Plus, an engine lease would be Honda’s 19th, something Honda has not signed off on beyond the 18 they already have allotted this month.

Put this way – Viso has done the job he’s been asked to do, and it’s doubtful we’ll see a sixth car emerge from the stable to see him return to the track.

Michael Andretti looking forward to new Australian Supercars venture

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If it seems like Michael Andretti is out to conquer the world, he is – kind of.

The former IndyCar star turned prolific team owner has won three of the last four Indianapolis 500s and five overall, second only to Roger Penske’s 16 Indy 500 triumphs.

Along the way, in addition to expanding his own IndyCar and Indy Lights operation, the son of Mario Andretti and the primary shareholder of Andretti Autosport has also branched out into Global RallyCross and Formula E racing in recent years.

And now, Andretti has further expanded his brand internationally, following Penske to the world down under — as in the world of Australian V8 Supercars.

Andretti has teamed with Supercars team owner Ryan Walkinshaw, along with veteran motorsports marketer and executive director of McLaren Technology Group and United Autosports owner and chairman, Zak Brown.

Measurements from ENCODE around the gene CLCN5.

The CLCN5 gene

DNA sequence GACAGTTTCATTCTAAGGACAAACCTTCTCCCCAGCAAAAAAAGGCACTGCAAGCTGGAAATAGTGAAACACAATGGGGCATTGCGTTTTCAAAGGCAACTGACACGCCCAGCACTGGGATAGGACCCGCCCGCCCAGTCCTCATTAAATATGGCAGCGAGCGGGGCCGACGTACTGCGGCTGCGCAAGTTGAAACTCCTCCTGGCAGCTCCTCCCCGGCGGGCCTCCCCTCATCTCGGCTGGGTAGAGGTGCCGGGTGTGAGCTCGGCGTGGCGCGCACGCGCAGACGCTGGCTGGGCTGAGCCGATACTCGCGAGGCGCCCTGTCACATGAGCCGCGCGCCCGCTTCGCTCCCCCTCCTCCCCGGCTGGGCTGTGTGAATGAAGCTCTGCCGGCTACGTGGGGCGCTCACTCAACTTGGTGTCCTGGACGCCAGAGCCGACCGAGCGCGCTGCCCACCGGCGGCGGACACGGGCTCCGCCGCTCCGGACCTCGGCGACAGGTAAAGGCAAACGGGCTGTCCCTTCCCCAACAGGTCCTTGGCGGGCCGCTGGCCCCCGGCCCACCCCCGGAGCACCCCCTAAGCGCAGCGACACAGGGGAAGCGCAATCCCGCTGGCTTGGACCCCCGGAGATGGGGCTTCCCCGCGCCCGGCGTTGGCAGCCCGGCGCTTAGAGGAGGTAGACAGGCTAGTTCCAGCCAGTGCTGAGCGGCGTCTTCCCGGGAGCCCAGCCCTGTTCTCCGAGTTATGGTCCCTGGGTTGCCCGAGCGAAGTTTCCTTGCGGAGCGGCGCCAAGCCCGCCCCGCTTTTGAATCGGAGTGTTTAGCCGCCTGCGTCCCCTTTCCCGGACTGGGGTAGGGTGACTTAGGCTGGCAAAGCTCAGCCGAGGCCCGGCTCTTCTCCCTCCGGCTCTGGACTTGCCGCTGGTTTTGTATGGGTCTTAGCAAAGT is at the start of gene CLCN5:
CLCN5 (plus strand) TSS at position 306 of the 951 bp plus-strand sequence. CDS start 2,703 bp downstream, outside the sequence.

Together, the three have formed Walkinshaw Andretti United, based in suburban Melbourne, Australia. The new team kicks off the new season with the Adelaide 500 from March 1-4.

“It’s just extending our brand and putting it out there,” Andretti told NBC Sports. “The Supercars are such a great series.

“It all started with Zach Brown calling me and said ‘You have to talk to Ryan Walkinshaw. He’s got something interesting to talk to you about.’

“We talked and literally in like a half-hour, we said, ‘Let’s figure out how we’re going to make this work.’ And then Zack was like, ‘Hey, what about me?’ And then Zack came in as a partner and it’s cool now that we have the Walkinshaw Andretti United team.